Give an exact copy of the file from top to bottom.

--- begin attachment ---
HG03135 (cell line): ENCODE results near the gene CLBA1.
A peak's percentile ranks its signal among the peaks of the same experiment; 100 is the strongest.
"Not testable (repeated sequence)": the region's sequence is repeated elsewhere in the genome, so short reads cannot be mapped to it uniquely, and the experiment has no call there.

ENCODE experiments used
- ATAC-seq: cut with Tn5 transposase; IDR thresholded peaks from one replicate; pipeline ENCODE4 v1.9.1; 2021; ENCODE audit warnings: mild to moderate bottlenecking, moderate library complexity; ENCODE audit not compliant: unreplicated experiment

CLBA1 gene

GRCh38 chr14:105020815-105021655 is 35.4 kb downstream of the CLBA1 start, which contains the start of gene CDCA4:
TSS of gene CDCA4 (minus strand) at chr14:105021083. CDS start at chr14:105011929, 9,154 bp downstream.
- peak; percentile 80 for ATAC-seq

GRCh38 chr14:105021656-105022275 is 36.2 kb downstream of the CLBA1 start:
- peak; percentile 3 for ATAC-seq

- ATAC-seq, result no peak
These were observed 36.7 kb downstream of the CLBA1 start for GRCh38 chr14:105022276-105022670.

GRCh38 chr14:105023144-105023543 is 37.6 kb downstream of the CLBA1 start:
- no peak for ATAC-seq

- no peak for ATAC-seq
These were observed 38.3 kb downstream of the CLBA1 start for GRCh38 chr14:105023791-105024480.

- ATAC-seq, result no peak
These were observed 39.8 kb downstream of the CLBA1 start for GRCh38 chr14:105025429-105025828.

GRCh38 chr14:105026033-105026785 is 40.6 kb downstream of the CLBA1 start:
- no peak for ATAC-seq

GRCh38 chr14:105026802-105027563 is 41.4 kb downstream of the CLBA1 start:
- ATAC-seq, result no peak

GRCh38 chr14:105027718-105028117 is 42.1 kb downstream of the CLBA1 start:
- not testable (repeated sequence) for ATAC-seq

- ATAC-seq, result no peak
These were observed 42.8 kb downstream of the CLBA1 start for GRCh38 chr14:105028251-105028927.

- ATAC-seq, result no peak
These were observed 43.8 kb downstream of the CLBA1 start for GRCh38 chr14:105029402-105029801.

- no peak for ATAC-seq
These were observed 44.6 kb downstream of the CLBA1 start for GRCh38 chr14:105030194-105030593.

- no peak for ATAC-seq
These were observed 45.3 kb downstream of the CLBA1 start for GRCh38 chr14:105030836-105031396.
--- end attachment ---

HG03135 (cell line): ENCODE results near the gene CLBA1.
A peak's percentile ranks its signal among the peaks of the same experiment; 100 is the strongest.
"Not testable (repeated sequence)": the region's sequence is repeated elsewhere in the genome, so short reads cannot be mapped to it uniquely, and the experiment has no call there.

ENCODE experiments used
- ATAC-seq: cut with Tn5 transposase; IDR thresholded peaks from one replicate; pipeline ENCODE4 v1.9.1; 2021; ENCODE audit warnings: mild to moderate bottlenecking, moderate library complexity; ENCODE audit not compliant: unreplicated experiment

CLBA1 gene

GRCh38 chr14:105020815-105021655 is 35.4 kb downstream of the CLBA1 start, which contains the start of gene CDCA4:
TSS of gene CDCA4 (minus strand) at chr14:105021083. CDS start at chr14:105011929, 9,154 bp downstream.
- peak; percentile 80 for ATAC-seq

GRCh38 chr14:105021656-105022275 is 36.2 kb downstream of the CLBA1 start:
- peak; percentile 3 for ATAC-seq

- ATAC-seq, result no peak
These were observed 36.7 kb downstream of the CLBA1 start for GRCh38 chr14:105022276-105022670.

GRCh38 chr14:105023144-105023543 is 37.6 kb downstream of the CLBA1 start:
- no peak for ATAC-seq

- no peak for ATAC-seq
These were observed 38.3 kb downstream of the CLBA1 start for GRCh38 chr14:105023791-105024480.

- ATAC-seq, result no peak
These were observed 39.8 kb downstream of the CLBA1 start for GRCh38 chr14:105025429-105025828.

GRCh38 chr14:105026033-105026785 is 40.6 kb downstream of the CLBA1 start:
- no peak for ATAC-seq

GRCh38 chr14:105026802-105027563 is 41.4 kb downstream of the CLBA1 start:
- ATAC-seq, result no peak

GRCh38 chr14:105027718-105028117 is 42.1 kb downstream of the CLBA1 start:
- not testable (repeated sequence) for ATAC-seq

- ATAC-seq, result no peak
These were observed 42.8 kb downstream of the CLBA1 start for GRCh38 chr14:105028251-105028927.

- ATAC-seq, result no peak
These were observed 43.8 kb downstream of the CLBA1 start for GRCh38 chr14:105029402-105029801.

- no peak for ATAC-seq
These were observed 44.6 kb downstream of the CLBA1 start for GRCh38 chr14:105030194-105030593.

- no peak for ATAC-seq
These were observed 45.3 kb downstream of the CLBA1 start for GRCh38 chr14:105030836-105031396.